The Legality of Using Medical Marijuana for Pain Relief

Marijuana is increasingly being prescribed and used for a variety of medical reasons, including pain relief. But its use is controversial, and in the United States—as in every other country in the world—it continues to be illegal under federal law. Despite this fact, over half the states in the U.S. have approved the prescribing of marijuana for medical purposes.

Here are some frequently asked questions about the use of marijuana for pain relief.

What Is Medical Marijuana?

Some trimming medical marijuana

Uriel Sinai / Getty Images

Cannabis sativa, the Latin name for marijuana, is an herb that has been used for thousands of years to treat many different symptoms. It's also one of the 50 fundamental herbs used in traditional Chinese medicine (an alternative therapy). The active ingredient in medical marijuana, also known as medical cannabis, is tetrahydrocannabinol (THC). The herb cannabis/marijuana is labeled as a Schedule I substance according to the US Federal Government, indicating that (legally) it has no known medicinal properties or uses.

There is also a synthetic version of THC called Marinol. Marinol is a Schedule III substance.

What Is Medical Marijuana Used to Treat?

Depending on the source of information, there are dozens of symptoms, as well as diseases and conditions that feature those symptoms, which can be treated and improved using medical marijuana. However, there's not much evidence to prove how it works; most of the evidence is anecdotal in nature. In many cases, professionals will tell you that it works only because people think it will work: the mind tells the body that pain has been relieved, or nausea has vanished. Others, usually proponents of the use of medical marijuana, will tell you that there is plenty of evidence.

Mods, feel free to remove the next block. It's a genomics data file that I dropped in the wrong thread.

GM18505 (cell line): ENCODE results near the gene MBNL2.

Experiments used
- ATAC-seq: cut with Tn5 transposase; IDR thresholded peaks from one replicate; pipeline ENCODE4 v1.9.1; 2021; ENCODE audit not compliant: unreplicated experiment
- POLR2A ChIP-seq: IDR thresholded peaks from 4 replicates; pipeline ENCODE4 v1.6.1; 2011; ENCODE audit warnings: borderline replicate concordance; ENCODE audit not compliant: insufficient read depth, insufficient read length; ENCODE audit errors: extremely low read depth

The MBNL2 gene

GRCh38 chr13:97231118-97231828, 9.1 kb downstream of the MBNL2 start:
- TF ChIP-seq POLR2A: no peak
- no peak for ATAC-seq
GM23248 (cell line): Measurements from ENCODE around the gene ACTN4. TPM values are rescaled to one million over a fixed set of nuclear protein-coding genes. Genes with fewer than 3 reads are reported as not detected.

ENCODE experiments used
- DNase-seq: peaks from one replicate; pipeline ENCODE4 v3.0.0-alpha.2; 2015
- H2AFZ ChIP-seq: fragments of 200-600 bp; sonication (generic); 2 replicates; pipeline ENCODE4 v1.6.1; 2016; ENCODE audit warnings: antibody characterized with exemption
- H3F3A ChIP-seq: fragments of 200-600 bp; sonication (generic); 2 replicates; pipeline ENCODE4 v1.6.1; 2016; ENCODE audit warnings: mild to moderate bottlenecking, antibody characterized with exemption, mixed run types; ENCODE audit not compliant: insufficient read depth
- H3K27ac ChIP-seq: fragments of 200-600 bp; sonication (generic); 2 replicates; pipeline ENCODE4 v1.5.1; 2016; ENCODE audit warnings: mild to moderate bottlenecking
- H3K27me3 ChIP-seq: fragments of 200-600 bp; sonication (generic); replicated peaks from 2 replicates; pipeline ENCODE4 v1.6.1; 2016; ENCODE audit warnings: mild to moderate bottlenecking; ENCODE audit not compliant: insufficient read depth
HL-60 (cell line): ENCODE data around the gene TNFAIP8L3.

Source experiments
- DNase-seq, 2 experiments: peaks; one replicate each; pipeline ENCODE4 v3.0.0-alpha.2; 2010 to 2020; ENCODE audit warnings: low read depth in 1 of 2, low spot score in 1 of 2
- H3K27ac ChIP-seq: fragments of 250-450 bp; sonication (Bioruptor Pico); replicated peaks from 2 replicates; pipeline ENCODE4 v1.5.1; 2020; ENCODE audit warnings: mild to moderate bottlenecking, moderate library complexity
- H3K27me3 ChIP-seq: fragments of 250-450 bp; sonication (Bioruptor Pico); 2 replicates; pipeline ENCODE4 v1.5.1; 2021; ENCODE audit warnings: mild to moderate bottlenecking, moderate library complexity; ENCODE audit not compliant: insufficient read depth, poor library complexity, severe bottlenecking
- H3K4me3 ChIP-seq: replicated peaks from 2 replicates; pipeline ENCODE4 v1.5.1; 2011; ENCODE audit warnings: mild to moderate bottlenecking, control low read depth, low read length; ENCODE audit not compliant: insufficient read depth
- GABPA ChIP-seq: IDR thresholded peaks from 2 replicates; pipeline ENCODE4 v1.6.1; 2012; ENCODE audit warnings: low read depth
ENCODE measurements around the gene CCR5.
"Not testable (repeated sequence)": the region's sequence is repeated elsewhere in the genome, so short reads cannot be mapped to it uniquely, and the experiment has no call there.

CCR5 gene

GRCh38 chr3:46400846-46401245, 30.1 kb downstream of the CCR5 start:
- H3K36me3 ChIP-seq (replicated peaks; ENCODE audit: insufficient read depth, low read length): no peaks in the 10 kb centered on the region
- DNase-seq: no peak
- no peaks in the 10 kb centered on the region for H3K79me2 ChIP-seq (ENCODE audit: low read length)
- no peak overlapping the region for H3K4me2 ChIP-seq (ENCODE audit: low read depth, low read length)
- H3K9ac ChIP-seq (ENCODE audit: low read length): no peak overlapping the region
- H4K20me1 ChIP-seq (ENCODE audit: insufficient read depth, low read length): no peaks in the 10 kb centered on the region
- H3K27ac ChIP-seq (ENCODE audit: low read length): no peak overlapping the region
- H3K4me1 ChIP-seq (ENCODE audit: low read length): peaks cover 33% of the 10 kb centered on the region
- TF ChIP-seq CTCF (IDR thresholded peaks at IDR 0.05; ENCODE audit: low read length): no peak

Among the symptoms that some believe may be relieved are:

  • Pain
  • Nausea, vomiting, and diarrhea
  • Improving appetites for cancer and AIDs patients
  • Reduction of pressure in the eyes
  • Depression
  • Cramps
  • Panic attacks
  • Itching

Among the diseases it might be used to treat:

  • Chronic pain
  • Glaucoma (relief of eye pressure)
  • Dystonia
  • Multiple sclerosis
  • HIV
  • Rheumatoid arthritis
  • Sleep apnea
  • Tourette's syndrome

How Is It Administered?

The administration of the THC in marijuana is actually at the center of much of the controversy over its use.

In the past, medical marijuana had to be smoked in order for people to feel any benefit (or a high)—and because people were smoking it, it was controversial. But today, ingesting marijuana has become safer through the development of inhalers which vaporize the herb and allow the THC to be breathed in. Marijuana can also be swallowed through the use of capsules, and it's effective if eaten as an ingredient in brownies, cookies, cakes or other forms of sweets.

What Side Effects Might Patients Experience by Using Medical Marijuana?

Among the negative side effects that have been reported are impaired memory and coordination.

But remember, there hasn't been a great deal of formal research into these side effects, nor have they been formally documented any more than the benefits have been documented.

What Other Names Are Used for Medical Marijuana?

Both the herb and the synthetic versions of marijuana and THC go by a variety of names. Some names used for non-medical marijuana include pot, grass, weed, Maryjane, hash, or hashish.